Apprenticeships, Misconceptions, & Addressing The Skills ShortagePosted: 30th of June 2015 by
Despite the efforts of politicians and business-leaders to redress the balance, it seems that many parents and young people still hold misconceptions about apprenticeships. Statistics show that the majority of parents (63%) still don’t understand apprenticeships well enough to explain them to their children, and with many young people admitting that their parents play a major role in their post-school or college choices, it would appear that a lot of our young people may not be getting the best advice for their future. With 81% of parents surveyed by the Association of Accounting Technicians admitted that they didn’t realise that Higher Apprenticeships are on par with foundation degrees, and in some instances university degrees, it is clear that there exists a gap between perception and reality. This situation is not helped by the fact that many teachers are unaware of the scope of the modern apprenticeship system (many having themselves gone to university), which has led to a situation where a lot of people still think apprenticeships are for boys, under-achievers, and those wanting to work in the manufacturing industries!
However, the reality of apprenticeships is very different from the out-of-date notions. With over 250 types of apprenticeship on offer, in everything from accounting to wood-working, the scope on offer is much broader than you may imagine. And, as for the idea that apprenticeships are only for those ‘not good enough’ to go to university, the fact that you require A levels or equivalent to apply for a Higher Apprenticeship says otherwise.
Apprenticeships can be found in places such as MP’s offices and PR firms as well as in the more traditional areas of employment, so finding something relevant to your skills and career goals is entirely possible. While many parents still believe that university is the number-one dream choice for their children, when it comes to employment, the statistics demonstrate otherwise.
An apprenticeship can boost your lifetime earnings by more than £150,000, while more apprentices manage to find suitable work once qualified than those doing equivalent degree courses. Figures show that, from the class of 2012-13, only 4.5% of apprentices with a level 4 or higher vocational qualification were unemployed, a figure that is almost three times smaller than that for university graduates.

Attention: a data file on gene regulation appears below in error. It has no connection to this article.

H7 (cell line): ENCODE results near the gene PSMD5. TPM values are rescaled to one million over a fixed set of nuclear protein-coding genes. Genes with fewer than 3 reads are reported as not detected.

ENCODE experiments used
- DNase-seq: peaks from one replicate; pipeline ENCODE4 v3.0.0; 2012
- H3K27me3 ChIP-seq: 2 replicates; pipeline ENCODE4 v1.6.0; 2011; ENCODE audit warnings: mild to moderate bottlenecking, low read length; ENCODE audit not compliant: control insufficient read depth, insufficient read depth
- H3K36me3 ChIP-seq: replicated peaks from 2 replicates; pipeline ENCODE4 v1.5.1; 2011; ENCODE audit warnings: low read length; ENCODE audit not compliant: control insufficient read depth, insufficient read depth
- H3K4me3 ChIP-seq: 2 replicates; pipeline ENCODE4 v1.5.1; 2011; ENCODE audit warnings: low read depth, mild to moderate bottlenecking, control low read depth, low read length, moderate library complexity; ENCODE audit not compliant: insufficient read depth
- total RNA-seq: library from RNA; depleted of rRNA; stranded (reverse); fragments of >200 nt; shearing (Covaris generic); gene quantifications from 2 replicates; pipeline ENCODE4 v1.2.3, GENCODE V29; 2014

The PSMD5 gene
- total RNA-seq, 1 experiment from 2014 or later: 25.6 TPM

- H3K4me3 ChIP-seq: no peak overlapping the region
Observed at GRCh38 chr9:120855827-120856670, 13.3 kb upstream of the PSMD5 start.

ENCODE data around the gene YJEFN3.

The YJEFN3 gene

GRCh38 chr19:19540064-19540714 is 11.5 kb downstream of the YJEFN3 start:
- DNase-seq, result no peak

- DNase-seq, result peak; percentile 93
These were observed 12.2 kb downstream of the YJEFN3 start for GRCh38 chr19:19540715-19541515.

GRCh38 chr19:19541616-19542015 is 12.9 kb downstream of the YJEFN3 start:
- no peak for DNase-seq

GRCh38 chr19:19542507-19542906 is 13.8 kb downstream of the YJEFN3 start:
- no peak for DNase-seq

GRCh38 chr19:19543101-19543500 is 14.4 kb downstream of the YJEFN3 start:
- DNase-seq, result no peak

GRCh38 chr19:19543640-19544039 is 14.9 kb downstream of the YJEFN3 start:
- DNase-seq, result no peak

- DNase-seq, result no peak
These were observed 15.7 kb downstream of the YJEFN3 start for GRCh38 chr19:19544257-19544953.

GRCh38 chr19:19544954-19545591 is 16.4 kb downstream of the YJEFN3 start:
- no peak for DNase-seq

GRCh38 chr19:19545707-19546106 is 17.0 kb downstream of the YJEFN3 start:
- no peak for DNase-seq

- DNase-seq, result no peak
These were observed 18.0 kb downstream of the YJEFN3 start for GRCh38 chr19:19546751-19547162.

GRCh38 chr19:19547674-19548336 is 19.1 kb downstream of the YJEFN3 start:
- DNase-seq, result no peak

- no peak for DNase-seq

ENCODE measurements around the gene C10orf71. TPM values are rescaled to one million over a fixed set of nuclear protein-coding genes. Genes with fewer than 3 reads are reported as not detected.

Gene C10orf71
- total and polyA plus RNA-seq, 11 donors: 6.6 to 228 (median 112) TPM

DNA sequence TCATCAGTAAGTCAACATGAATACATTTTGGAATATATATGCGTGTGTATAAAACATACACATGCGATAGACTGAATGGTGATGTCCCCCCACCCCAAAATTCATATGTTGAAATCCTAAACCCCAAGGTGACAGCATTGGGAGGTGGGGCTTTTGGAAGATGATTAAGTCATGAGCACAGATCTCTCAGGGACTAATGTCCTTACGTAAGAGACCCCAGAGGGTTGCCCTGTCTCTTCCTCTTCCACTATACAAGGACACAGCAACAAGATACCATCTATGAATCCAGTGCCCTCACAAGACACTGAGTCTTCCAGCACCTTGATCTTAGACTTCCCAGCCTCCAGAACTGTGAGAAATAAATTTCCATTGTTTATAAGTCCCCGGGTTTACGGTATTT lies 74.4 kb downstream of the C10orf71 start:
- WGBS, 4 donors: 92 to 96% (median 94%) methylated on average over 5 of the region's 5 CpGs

An apprenticeship isn’t a second-class option compared to university when it comes to finding work and gaining experience, it is just different. Indeed, there are many who believe that an apprenticeship is the better route, including many employers who see apprentices as more employable due to their relevant, on-the-job training and experience.
This is all without the mention of tuition fees, which leave many graduates crippled by debt, while the fierce competition among university leavers means many are unable to land a graduate-level job and start their repayments. By contrast, apprentices are paid while they learn, and many move straight from training into work.
With employers complaining of a shortage of relevant skills among the workforce, it seems that apprenticeships could help plug the gap and help reduce youth unemployment at the same time. However, to do this, it is clear that parents and educators need a better understanding of the modern vocational route into work.
Certainly there still exist some apprenticeships that don’t match up, but with a greater concentration on quality over quantity, and some real career advice for both young people and their parents, this can be addressed.
So, rather than write off apprenticeships as the lesser of the options for young people, perhaps it is time to give them their proper due, and see them for what they really are – a viable alternative to university education.
Click here to see the current apprenticeship opportunities listed on our site – you may be surprised!
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